I think we may be talking about 2 different things in this thread. 1) being blocked from going in gear because the gears are stopped but not lined up, as in edinmass's post quoted below...

 

13 hours ago, edinmass said:

Also, try taking your foot off the brake. Letting the car creep just an inch or two will often allow it to go right in gear.

 

and 2) an unsynchronized first or reverse gear grinding because it is not stopped, either due to a dragging clutch, or due to the gears not having time to come to a stop after the clutch is disengaged.

 

The second gear trick is for gears that have not had time to stop moving after you disengage the clutch. It cant really compensate for a dragging clutch.

 

58 minutes ago, Brooklyn Beer said:

Some people say this is a GM thing but I do this all the time with my 31 Franklin when it won't find reverse. Also with my 39 Chrysler and 53 Plymouth

 

I don't know who says that but they missed the mark. The second gear trick is for anything with a combination of unsynchronized and synchronized gears in the same transmission.

 

A synchronizer is just a brake, a friction device. It stops one gear in relation to the other gear it wants to engage.

 

There are 3 things to consider. 1) the engine and flywheel, spinning at idle speed at a stoplight, 2) the output shaft of the transmission, stopped at a stoplight, and 3) the clutch disc, input gear, countergears, etc.

 

At a stoplight the clutch disc is spinning at idle speed, and the gears in the transmission are also spinning, first included. The other half of first gear and the output shaft and driveline are not spinning.

 

When you disengage the clutch, the clutch disc and gears slow down and will eventually stop, but probably not as quick as you would like at a stoplight.

 

If you try to engage your unsynchronized first too early, the gears will still be spinning, but the other half of first (connected to the output shaft and driveline) will not. There is no synchronizer to stop the rotating gears (remember, it is just a friction brake between the two halves of a gear!), so it grinds.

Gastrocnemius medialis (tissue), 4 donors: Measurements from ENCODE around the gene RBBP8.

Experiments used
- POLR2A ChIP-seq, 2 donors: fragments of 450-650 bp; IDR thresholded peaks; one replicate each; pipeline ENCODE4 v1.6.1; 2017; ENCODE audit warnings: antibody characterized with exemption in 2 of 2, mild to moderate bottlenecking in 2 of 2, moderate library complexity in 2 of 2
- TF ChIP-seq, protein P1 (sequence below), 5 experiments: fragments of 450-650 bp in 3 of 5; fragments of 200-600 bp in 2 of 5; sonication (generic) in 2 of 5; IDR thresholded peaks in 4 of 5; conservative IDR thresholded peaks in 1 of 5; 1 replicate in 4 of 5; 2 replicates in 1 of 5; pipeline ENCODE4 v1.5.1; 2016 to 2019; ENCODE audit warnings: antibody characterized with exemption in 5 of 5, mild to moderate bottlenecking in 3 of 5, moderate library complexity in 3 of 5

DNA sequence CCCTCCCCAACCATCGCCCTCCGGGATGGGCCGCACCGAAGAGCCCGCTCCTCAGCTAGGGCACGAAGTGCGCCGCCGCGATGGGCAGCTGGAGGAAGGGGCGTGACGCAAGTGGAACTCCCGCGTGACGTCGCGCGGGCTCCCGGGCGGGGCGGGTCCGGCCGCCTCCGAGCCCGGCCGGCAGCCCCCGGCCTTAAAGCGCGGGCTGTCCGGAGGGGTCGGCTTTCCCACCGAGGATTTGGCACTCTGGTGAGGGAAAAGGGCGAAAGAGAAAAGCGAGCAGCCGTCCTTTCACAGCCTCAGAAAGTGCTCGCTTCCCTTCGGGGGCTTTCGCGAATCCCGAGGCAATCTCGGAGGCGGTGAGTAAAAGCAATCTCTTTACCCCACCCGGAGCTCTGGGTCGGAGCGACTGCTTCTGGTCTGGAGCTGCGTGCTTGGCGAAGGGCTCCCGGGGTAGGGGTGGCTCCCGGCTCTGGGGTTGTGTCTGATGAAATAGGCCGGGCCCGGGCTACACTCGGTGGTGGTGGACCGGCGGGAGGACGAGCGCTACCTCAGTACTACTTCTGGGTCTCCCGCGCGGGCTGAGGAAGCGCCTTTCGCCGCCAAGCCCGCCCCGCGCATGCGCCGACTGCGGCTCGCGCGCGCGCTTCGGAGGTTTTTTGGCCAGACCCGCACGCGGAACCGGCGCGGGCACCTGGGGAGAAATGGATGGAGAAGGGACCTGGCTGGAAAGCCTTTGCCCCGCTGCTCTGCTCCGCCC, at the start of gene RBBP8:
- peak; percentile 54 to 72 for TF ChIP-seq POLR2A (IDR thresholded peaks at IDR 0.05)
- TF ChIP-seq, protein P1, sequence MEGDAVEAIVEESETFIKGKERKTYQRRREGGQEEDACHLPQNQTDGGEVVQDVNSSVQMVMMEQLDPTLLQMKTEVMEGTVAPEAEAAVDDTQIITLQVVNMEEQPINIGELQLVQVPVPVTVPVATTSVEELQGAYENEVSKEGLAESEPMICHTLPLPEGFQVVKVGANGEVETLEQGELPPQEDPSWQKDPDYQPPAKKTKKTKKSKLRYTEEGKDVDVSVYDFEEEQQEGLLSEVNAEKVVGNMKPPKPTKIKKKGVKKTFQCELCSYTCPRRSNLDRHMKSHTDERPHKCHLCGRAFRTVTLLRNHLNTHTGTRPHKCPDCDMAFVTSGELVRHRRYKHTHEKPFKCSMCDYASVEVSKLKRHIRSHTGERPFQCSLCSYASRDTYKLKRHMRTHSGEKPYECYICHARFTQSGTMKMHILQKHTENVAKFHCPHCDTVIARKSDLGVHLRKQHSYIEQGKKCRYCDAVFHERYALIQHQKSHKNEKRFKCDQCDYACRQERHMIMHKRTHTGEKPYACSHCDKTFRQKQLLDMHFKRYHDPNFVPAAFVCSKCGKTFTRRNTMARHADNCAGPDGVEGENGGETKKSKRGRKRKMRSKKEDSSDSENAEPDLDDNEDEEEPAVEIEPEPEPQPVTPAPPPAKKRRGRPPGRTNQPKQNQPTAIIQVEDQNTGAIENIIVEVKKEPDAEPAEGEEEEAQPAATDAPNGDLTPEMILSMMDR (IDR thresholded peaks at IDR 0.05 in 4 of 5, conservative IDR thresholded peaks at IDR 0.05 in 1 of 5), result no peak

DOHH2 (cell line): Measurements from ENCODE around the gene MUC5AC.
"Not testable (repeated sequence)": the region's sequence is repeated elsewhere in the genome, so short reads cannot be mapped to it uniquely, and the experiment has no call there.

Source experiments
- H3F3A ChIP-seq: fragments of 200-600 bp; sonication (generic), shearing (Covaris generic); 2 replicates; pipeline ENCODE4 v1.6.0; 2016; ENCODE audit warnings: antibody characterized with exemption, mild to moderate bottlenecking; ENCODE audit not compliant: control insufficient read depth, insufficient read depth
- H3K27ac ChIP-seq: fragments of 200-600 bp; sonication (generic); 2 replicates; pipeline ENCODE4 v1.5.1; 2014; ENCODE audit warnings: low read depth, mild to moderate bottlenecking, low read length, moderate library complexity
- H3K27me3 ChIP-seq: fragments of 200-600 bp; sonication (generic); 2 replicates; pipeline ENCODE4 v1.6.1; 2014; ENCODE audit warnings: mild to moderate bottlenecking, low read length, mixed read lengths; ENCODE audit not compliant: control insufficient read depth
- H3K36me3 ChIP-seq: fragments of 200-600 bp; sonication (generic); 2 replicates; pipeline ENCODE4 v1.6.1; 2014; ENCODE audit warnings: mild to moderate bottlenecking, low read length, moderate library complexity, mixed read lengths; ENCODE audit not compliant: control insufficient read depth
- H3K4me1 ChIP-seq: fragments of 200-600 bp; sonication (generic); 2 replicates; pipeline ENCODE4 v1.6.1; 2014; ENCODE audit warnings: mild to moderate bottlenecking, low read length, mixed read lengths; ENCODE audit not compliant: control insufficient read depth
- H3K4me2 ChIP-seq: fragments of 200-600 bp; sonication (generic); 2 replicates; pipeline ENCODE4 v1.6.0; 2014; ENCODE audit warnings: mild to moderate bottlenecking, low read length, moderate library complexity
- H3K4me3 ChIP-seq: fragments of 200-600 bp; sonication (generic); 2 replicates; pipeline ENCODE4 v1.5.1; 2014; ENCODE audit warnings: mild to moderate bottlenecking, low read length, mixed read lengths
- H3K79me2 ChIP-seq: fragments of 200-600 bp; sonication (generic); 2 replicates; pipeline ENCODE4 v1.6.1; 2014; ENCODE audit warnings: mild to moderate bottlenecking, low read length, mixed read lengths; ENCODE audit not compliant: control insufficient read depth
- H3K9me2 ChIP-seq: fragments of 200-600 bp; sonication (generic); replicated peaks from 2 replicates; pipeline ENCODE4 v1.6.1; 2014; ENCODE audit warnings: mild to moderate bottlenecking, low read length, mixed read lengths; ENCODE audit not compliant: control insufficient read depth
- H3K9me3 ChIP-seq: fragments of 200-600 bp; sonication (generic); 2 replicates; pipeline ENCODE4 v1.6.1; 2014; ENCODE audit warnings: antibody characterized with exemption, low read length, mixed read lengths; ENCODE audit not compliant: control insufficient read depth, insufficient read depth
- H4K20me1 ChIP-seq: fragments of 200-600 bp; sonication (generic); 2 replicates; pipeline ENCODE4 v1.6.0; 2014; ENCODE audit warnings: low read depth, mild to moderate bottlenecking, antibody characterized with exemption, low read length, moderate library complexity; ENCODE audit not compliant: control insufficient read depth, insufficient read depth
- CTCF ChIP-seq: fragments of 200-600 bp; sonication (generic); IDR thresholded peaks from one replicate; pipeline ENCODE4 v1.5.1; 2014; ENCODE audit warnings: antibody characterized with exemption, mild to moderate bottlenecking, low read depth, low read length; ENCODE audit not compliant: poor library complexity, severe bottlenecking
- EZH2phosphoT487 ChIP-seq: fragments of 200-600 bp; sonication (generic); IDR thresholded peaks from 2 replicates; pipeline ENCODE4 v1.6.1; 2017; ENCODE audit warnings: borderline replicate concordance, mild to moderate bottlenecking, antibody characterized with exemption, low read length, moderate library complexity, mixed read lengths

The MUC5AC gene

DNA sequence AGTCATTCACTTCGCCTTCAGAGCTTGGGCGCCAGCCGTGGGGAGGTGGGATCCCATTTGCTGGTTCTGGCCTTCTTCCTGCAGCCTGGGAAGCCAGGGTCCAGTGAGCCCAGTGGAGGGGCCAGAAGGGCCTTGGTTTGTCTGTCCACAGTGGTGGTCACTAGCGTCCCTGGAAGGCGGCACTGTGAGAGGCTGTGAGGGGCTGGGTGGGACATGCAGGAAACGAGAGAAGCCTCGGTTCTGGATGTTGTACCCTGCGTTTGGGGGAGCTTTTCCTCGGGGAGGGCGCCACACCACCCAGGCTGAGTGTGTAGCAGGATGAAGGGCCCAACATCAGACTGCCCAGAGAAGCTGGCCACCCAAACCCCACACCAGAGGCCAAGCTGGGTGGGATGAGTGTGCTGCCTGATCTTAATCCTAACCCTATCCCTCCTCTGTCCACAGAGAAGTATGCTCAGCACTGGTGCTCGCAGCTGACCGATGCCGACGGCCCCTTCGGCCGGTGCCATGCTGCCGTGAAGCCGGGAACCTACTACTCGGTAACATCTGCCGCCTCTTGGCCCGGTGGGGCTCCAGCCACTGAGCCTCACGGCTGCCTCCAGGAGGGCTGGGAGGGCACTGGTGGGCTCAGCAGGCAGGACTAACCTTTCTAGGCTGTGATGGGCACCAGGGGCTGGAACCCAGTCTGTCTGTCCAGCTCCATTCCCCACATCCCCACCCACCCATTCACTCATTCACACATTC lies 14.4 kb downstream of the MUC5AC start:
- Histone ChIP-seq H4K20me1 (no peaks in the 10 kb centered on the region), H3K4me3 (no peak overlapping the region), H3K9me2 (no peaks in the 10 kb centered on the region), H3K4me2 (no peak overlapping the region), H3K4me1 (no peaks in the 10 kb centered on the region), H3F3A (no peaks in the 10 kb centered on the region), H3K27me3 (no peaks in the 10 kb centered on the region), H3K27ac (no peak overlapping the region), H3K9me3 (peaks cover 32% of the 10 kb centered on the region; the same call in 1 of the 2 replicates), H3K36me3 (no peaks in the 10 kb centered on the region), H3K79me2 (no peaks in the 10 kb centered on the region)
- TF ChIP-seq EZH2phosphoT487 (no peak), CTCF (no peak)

If you touch (or engage) second enough to get the braking action of the synchronizer, it will stop second in relation to the output shaft. Since the output shaft is at 0 rpm, and the gears are all connected, this brings the whole mess, including the clutch disc to 0 rpm. With both halves of first at 0 rpm, nothing will grind. You can touch ANY synchronized gear to do this, it does not have to be second. Third (or fourth or fifth if you have it) will work too.

 

The trick does not work if the car is moving, even a tiny bit. That is because the synchronizer (brake) only stops second in relation to the output shaft. If the output shaft is turning, second will match the output shaft, but first gear, having a different gear ratio, will be spinning at a different speed than the other half it wants to engage with.

 

All that applies to an unsynchronized reverse too, except that you probably wouldn't be engaging it at a stoplight.

 

 

 

Edited by Bloo (see edit history)
  • Like 3
Link to comment
Share on other sites

Bloo is correct, I was just too lazy to type it all out. Try and drive a Rolls PII or my 1917 White. If you can shift gears without clashing, your an expert!

  • Like 1
Link to comment
Share on other sites

  • 2 weeks later...

Sorry to join in late in this conversation, but have you tried double clutching from second into first? It's the process of stepping down on the clutch peddle twice and then shifting into first. It may take a few times to perfect the process but it is a lot quicker. Check it out on You tube  to get the general  idea.

Link to comment
Share on other sites

Create an account or sign in to comment

You need to be a member in order to leave a comment

Create an account

Sign up for a new account in our community. It's easy!

Register a new account

Sign in

Already have an account? Sign in here.

Sign In Now
 Share

×
×
  • Create New...